New York--Movement, openwork and jewelry with an air of spirituality are among the trends expected to be big in the coming year, and retailers who want to capitalize on selling these styles will need to consistently engage with their customers so they know to come into their store for the hottest, latest looks.

“Trends are something that are so vital to our business,” Amanda Gizzi, director of public relations and special events at Jewelers of America, said during a jewelry trends seminar held Monday at the JA New York Summer show.

“What’s going to drive in customers? What’s going to hit that hot button and bring in people off the street? Especially with women, it’s all about that self-purchase, and that’s what makes trends so powerful,” she said.

Gizzi outlined four mega trends for 2016 and the micro-trends that fall under them.

1. Airy perspective. “These are pieces that are refined,” Gizzi said. “It isn’t minimalist, but one beautiful piece that has lots of movement and lots of open space.”

Micro-trends:
--Graphic illusions, or pieces with curves, waves and fluidity that offer lots of flowy lines and movement; these pieces don’t lie flat on the body
--Pattern evolution, which includes geometric patterns and cut-out effects that lets the skin show through
--Smooth intensity, using transparent metals or those with a high or glossy polish

Dark glamour jewelry trendMeghna Jewels’ ear cuffs illustrate the micro-trend of dark glamour2. Dramatic poetry. This includes jewelry with a very dark color palette “that has drama to it,” Gizzi said. “This is a play on women wanting to look beautiful but with warmer colors and textures.”

Micro-trends:
--Mysterious boudoir, or lace, scrollwork and contrasting colors that “show the piece is feminine, but not overly girly”
--Dark glamour, including jewelry shaped as wings and feathers, vintage pieces, scale-inspired patterns and old Hollywood glamour; blackened materials work well here because the hue “gives a lot of drama.”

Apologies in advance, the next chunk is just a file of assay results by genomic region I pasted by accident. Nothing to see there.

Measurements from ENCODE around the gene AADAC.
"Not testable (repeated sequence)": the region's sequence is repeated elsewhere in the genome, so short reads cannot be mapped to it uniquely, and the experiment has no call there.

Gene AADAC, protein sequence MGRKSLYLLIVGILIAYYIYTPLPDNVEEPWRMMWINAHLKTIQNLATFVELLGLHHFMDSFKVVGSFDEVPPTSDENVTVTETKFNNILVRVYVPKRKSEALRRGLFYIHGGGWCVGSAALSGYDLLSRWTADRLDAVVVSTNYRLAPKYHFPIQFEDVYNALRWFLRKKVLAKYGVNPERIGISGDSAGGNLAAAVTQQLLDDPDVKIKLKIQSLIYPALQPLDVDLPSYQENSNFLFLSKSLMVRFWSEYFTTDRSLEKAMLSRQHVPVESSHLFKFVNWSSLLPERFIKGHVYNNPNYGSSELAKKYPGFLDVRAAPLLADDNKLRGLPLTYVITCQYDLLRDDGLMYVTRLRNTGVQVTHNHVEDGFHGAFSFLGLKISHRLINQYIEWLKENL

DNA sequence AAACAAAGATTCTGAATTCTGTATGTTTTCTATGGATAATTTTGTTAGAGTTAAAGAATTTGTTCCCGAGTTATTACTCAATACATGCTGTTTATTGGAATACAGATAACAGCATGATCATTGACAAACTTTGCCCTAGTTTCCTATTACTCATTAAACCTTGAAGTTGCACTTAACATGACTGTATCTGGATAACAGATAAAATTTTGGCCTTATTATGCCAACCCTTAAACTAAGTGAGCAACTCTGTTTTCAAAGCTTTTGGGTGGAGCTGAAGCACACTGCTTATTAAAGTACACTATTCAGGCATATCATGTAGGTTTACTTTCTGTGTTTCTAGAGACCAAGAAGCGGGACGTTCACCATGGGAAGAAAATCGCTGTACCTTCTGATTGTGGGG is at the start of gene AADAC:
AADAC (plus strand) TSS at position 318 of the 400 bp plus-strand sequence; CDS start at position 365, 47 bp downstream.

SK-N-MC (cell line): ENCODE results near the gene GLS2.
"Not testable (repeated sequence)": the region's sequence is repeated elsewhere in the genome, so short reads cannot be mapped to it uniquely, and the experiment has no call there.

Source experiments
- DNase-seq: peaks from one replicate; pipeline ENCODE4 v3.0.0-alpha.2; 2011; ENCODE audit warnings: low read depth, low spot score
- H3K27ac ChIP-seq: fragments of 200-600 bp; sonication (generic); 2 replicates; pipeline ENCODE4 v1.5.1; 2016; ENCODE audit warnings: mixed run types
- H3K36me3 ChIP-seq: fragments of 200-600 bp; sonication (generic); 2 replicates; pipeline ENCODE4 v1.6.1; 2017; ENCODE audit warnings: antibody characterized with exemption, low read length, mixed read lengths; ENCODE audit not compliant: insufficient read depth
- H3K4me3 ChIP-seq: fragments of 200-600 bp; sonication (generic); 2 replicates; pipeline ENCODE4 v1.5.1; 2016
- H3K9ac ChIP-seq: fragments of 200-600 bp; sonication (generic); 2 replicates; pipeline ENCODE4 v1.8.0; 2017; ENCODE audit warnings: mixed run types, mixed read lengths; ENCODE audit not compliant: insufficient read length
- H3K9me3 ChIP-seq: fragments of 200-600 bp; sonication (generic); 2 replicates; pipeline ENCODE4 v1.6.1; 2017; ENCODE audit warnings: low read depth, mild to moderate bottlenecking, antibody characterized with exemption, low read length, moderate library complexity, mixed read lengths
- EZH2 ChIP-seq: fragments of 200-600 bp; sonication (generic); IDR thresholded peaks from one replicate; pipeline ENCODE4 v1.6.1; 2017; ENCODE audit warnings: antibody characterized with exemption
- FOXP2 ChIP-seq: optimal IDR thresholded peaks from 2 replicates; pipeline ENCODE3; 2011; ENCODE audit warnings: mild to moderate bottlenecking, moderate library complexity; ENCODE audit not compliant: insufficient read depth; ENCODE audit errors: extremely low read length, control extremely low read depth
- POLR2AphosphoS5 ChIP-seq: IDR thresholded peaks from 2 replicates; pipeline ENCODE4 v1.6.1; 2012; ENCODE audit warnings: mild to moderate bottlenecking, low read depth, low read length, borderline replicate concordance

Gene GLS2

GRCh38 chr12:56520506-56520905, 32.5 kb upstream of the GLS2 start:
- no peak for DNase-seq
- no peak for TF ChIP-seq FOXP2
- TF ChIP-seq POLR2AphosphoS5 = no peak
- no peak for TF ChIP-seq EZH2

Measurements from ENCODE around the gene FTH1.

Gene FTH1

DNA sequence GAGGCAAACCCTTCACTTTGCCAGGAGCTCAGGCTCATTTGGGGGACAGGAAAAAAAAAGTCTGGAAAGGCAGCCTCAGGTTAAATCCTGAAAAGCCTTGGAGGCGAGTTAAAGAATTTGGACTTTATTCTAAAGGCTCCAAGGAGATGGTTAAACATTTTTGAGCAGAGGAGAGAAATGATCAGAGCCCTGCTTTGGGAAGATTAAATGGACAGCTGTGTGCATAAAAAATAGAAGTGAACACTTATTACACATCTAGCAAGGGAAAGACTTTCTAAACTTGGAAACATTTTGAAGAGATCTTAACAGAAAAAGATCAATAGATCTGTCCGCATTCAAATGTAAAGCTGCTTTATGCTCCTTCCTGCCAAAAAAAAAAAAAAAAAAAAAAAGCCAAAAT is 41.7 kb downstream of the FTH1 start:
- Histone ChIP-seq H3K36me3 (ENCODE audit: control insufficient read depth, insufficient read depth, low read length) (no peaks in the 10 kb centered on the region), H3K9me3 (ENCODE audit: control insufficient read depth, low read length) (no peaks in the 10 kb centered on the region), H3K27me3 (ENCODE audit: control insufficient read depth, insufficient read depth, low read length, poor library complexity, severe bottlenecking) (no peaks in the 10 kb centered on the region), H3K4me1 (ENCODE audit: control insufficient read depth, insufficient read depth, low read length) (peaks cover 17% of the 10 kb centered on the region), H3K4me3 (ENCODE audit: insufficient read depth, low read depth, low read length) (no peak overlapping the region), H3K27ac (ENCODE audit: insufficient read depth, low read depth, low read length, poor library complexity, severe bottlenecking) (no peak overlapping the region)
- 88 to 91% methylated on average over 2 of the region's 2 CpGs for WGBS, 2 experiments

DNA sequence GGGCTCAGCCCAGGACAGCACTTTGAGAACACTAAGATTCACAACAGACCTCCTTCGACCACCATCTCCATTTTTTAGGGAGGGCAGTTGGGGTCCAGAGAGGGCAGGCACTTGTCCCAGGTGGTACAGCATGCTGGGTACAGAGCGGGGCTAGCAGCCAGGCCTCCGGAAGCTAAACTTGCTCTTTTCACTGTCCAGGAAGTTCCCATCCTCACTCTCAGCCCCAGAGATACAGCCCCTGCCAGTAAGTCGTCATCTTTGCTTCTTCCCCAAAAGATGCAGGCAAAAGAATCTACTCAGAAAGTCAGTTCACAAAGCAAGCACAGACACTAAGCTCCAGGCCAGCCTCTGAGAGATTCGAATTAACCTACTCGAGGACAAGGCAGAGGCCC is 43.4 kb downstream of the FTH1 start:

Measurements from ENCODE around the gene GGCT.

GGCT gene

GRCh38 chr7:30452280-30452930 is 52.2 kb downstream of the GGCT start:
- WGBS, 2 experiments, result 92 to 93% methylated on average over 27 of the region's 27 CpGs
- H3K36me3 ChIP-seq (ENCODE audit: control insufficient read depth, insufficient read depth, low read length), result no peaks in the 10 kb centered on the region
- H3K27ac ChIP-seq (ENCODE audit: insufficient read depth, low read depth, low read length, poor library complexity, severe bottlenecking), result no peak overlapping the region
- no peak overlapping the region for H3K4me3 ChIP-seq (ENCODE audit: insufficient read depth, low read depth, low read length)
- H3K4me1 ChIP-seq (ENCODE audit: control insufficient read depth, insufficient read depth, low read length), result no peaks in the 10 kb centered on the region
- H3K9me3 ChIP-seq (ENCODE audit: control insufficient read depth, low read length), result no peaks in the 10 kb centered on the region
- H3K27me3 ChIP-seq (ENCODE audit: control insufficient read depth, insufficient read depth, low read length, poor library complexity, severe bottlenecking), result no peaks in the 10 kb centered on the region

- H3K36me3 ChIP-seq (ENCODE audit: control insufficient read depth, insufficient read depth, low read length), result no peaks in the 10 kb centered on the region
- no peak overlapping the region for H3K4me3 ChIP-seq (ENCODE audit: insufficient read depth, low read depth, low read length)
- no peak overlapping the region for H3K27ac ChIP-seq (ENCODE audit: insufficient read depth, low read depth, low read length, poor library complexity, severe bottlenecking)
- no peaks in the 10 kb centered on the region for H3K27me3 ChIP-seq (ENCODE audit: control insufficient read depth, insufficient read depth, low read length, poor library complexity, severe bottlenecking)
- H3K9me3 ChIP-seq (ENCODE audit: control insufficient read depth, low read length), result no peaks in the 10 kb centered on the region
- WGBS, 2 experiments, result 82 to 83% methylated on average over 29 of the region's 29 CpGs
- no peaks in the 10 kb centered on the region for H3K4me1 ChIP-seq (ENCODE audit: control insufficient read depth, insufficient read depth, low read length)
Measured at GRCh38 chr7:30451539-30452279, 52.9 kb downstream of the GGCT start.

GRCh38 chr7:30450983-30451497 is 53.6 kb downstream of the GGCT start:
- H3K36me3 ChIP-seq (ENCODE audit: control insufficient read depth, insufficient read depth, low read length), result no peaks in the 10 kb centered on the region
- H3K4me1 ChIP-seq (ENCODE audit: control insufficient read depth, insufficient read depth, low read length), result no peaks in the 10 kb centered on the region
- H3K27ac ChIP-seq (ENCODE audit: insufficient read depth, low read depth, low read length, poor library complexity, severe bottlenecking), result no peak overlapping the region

--Wicked garden, also known as nature-inspired pieces--think leaves, branches and thorns--done in a new way

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3. Global delights. “This is all about how people’s obsessions with things outside of their normal world influence what they want to buy and wear,” Gizzi said. “It’s about going to exotic places and wanting to have a reminder of that with them at all times.”

Micro-trends:
--Exotic tales, referring to “things that have spiritual influences all across the board, particularly in high-karat gold, but also in sterling silver and blackened metals as well,” she said. This scope also covers carved gemstones and cameos that embody cultural references and ethnic influences.
--Glitzy bloom, those bright floral designs that continue to stick around in glittering colors and bright gemstones
--Cracked origins, which is all about cracked surfaces and fossilized pieces in these “really organic, natural formations,” she said.

4. Digital East. Jewelry that takes inspiration from the Far East.

Micro-trends:
--Pixel collision, such as gemstone mosaics, pieces with an ombré or pixelated effect and multicolor pavé
--Urban pulsations, which includes emojis, wearable technology, digital pop culture and neon and primary colors. This trend is about “just having a little more fun with things,” Gizzi said.

When it comes to jewelers using these trends to their advantage, Gizzi said it’s not enough to just know what they are. Retailers have to be able to market the trends accordingly to help drive business.

Here’s what she recommends retailers do.
--Read and watch. Be vigilant. See what people are talking about, visit websites like TheCut.com and read InStyle magazine. See what’s happening and what designers are pushing; this is what women are aspiring for.

--Promote the trends carried in the store. Use email, the store’s website, tie it into social media accounts--and always be telling the same story.

--Connect and discuss on social media. “Use hashtags; it ties you and other people to a larger discussion. It’s all about connecting,” Gizzi said, using hashtag examples such as #trendy, #instajewels and #diamonds.

--Watch and join the conversation. “When we watch the red carpet (shows), we’re telling JA members to join us in that conversation,” Gizzi said, so all retailers need to get in on the action when these events happen and join the discussion. If a jeweler carries a style similar to what was seen on the red carpet, show it--this is a great way to reach new customers.

--Instagram. This is the most powerful tool a retailer or jewelry designer can have right now. “You’re simply telling a story through pictures and hashtags so people can find you,” she said.

--Invest. Invest time and tools into being able to share trends. Women need more reasons to come into jewelry stores and buy product, especially today. “This is where trends can really take your business to the next level,” Gizzi said.

--Refresh. Jewelers cannot promote trends with the same inventory they’ve had for the past two years. Make sure the store has something new that will allow it to be part of the discussion.


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